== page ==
Days of reckoning

After a year of tragic and costly catastrophes, a new report examines the possibility of a new ‘normal’ in high-impact, low probability events. Deborah Ritchie reports on the latest thinking from Chatham House

Swiss Re estimates that total insured losses for the global insurance industry from both natural catastrophes and man-made disasters reached US$108bn in 2011. This is more than double the figure they calculated in 2010 of US$48bn. Further, claims from natural catastrophes alone reached US$103bn in 2011, compared to only US$43bn the previous year.

In 2011, total economic losses to society (both insured and uninsured) due to disasters reached an estimated US$350bn, compared to US$226bn in 2010. With approximately US$108bn in insured catastrophe losses, 2011 ranks as nearly the most expensive year for the insurance industry according to Swiss Re’s sigma records, second only to 2005 (US$123bn). In terms of catastrophe claims, 2011 ranks as the second costliest year in history for the insurance industry.

A new report from think-thank Chatham House, asks if the frequency of high-impact, low-probability (HILP) events in the last decade signals the emergence of a new ‘normal’ – indeed, the beginning of a crisis trend? Preparing for High-impact, Low-probability Events: Lessons from Eyjafjallajökull argues that governments and businesses remain insufficiently prepared to manage HILP crises and shoulder their economic, social and humanitarian consequences.

“The frequency of ‘high-impact, low-probability’ events in the last decade signals the emergence of a new ‘normal’. Apparent one-off high-profile crises such as 9/11, Hurricane Katrina, the Macondo oil spill and the Japanese earthquake and tsunami were all mega-disasters requiring rapid responses at a global level, marking the beginning of a crisis trend. But lower-profile, persistent events such as flooding, droughts and cyclones have been shown to have equally serious impacts, raising new questions about the way in which we perceive risk and prepare for disruptive events,” reads the report.

These instances include black swan events, as well as those about which we know and yet are un- or under-prepared for. There are also crises such as pandemics which typically unfold over weeks, months or a few years, for which the scope or timing remains unknown.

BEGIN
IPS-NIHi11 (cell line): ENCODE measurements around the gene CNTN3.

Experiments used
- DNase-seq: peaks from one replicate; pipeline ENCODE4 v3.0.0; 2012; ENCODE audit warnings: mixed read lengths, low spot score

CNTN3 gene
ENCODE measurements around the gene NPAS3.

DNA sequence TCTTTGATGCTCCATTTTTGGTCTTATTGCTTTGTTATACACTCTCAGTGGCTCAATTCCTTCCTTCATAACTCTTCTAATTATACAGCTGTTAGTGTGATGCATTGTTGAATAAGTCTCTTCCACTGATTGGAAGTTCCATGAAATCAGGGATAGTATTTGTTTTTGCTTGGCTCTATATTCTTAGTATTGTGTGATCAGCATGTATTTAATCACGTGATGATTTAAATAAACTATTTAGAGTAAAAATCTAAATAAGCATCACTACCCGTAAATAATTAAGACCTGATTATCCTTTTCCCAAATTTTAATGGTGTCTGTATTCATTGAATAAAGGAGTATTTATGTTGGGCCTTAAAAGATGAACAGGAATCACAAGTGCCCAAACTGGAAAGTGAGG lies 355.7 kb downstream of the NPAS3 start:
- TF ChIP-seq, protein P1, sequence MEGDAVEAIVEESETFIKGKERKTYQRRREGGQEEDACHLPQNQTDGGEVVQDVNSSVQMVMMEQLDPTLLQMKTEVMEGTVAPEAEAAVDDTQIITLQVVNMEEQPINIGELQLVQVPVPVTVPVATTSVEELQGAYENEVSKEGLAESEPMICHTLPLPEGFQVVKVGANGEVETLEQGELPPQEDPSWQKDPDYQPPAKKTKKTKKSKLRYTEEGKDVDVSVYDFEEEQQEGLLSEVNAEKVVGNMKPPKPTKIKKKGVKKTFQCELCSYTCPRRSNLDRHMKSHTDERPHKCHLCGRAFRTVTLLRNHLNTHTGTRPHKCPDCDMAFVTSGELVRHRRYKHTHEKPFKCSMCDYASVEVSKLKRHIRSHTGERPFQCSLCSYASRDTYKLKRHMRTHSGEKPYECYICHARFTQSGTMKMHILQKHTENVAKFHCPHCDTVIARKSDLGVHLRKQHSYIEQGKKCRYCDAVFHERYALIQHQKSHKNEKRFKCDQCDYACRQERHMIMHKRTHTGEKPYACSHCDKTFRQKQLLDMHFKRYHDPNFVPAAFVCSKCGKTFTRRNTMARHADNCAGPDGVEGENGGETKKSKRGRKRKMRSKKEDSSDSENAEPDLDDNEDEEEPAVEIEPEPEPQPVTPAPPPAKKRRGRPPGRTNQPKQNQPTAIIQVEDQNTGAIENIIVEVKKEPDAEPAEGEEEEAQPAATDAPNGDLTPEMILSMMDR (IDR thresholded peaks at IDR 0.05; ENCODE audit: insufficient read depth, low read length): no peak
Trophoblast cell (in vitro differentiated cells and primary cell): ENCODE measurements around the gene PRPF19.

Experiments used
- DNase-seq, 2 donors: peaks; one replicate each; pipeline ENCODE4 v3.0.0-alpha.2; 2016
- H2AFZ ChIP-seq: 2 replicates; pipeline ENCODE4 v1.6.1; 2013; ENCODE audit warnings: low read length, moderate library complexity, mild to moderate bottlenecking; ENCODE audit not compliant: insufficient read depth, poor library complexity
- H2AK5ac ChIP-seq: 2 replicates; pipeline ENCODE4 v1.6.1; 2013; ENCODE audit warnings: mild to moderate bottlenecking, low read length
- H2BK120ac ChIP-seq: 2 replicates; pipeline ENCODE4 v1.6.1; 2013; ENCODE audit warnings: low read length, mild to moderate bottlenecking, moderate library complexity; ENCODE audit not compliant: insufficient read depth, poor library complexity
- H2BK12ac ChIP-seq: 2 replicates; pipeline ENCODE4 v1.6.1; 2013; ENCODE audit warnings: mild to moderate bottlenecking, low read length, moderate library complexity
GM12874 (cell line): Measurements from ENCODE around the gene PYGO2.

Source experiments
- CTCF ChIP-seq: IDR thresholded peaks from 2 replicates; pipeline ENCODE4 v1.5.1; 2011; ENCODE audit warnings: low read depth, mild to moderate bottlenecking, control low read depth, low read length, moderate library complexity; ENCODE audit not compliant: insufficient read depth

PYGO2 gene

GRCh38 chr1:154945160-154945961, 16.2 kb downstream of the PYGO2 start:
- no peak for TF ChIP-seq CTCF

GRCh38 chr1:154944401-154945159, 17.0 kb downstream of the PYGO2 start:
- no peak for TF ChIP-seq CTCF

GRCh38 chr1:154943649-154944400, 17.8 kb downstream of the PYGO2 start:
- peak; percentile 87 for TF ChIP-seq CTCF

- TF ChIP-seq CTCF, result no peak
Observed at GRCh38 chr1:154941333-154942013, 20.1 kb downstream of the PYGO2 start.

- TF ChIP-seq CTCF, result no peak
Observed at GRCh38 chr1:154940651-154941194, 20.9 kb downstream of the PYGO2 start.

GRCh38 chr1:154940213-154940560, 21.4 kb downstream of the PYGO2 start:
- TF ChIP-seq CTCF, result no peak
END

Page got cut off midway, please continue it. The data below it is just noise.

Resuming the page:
Globalisation also means the consequences of HILP events spread rapidly across sectors and borders, often with second- or third-order impacts that are hard or impossible to predict. The 2003 SARS outbreak, for example, cost businesses $60bn, about 2% of East Asian GDP. The devastating earthquake of 11 March 2011 had knock-on impacts for global companies such as Toyota and Sony, which were forced to halt production. “In an increasingly connected global economy and society more people are (and will continue to be) affected by shocks, irrespective of whether ‘high-impact events’ are actually becoming more frequent or not,” it continues.

Echoes of The Black Swan: The Impact of the Highly Improbable (2007, Random House) by Nassim Nicholas Taleb, in which the author gives the rise of the internet, the personal computer, World War I, and the September 11 attacks as examples of black swan events, can be found in these lines, with the main idea in Taleb’s book being not so much to attempt to predict black swans, as to build robustness against negative ones that occur and be able to exploit positive ones.

The focus of the Chatham House report is more on the former, their view being that in this our complex risk environment, despite considerable efforts to improve scientific understanding and reform risk management approaches, governments and businesses remain insufficiently prepared to confront HILP crises and effectively manage their economic, social, political and humanitarian consequences: “Current contingency planning often assumes the return of the status quo ante after a crisis. But this approach may be inadequate in a world of complex economic and social risks, especially when combined with slow-motion crises like climate change and water scarcity. Slow-motion crises such as these build over many years, but are likely to result in a higher frequency and greater severity of shocks. Often there are several steps between an event ‘trigger’ and the social consequences that result.”

The think-tank supports the theory that national risk management structures must reconsider contingency measures and crisis decision-making structures. Risk matrices which categorise risks by common consequences that require a generic response (such as earthquakes or floods) and those that require a more specific response (such as pandemics) can provide a more useful framework for decision-making.

However, this approach has its limitations, they warn, as it may not always capture inter-related risks (that flooding could lead to foot and mouth disease, for example). That said, building generic institutional capacity to plan and respond to any type of event will create a broader platform to ensure greater preparedness overall.

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